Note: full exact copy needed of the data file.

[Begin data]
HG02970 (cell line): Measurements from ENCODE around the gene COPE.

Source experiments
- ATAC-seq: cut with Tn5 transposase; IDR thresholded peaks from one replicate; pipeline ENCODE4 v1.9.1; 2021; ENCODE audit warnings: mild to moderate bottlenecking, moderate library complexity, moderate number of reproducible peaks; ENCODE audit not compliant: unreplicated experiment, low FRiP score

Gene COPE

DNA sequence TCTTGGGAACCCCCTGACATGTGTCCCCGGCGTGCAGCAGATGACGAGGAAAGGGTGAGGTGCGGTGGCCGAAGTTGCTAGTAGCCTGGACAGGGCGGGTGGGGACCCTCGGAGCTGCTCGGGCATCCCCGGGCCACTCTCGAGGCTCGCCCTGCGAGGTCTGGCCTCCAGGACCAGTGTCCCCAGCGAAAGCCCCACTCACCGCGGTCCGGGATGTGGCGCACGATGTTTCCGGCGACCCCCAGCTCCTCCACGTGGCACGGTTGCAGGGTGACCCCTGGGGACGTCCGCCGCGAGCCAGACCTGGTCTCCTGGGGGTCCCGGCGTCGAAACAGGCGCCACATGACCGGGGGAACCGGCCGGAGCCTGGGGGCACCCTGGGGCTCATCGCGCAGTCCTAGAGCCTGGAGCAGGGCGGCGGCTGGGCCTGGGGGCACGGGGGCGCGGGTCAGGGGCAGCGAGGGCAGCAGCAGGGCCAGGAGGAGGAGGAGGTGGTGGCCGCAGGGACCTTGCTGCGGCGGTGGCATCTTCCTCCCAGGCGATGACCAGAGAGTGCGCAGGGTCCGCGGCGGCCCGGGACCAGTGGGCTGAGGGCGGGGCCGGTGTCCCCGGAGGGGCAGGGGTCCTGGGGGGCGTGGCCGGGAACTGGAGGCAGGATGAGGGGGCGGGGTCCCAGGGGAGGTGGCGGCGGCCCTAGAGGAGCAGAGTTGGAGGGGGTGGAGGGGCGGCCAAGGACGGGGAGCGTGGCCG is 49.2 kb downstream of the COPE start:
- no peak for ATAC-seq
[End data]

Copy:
HG02970 (cell line): Measurements from ENCODE around the gene COPE.

Source experiments
- ATAC-seq: cut with Tn5 transposase; IDR thresholded peaks from one replicate; pipeline ENCODE4 v1.9.1; 2021; ENCODE audit warnings: mild to moderate bottlenecking, moderate library complexity, moderate number of reproducible peaks; ENCODE audit not compliant: unreplicated experiment, low FRiP score

Gene COPE

DNA sequence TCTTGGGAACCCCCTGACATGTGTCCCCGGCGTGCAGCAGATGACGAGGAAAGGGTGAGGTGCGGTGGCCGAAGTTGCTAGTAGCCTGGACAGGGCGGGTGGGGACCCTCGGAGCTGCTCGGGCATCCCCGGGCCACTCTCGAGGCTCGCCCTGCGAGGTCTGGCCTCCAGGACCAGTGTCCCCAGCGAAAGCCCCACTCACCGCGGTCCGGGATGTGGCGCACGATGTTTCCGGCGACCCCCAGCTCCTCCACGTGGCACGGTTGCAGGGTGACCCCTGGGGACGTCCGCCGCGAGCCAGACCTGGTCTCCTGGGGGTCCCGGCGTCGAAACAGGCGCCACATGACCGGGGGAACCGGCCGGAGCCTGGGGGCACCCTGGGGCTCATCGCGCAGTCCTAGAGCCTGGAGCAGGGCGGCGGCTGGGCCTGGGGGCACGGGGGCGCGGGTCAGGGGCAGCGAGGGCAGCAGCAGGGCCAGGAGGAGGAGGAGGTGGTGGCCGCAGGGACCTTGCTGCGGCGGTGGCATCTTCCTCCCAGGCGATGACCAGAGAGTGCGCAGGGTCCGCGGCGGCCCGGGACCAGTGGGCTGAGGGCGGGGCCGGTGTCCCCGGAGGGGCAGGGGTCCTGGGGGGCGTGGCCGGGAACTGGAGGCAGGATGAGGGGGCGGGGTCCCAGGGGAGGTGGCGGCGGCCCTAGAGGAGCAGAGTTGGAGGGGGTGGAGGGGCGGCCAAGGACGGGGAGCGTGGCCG is 49.2 kb downstream of the COPE start:
- no peak for ATAC-seq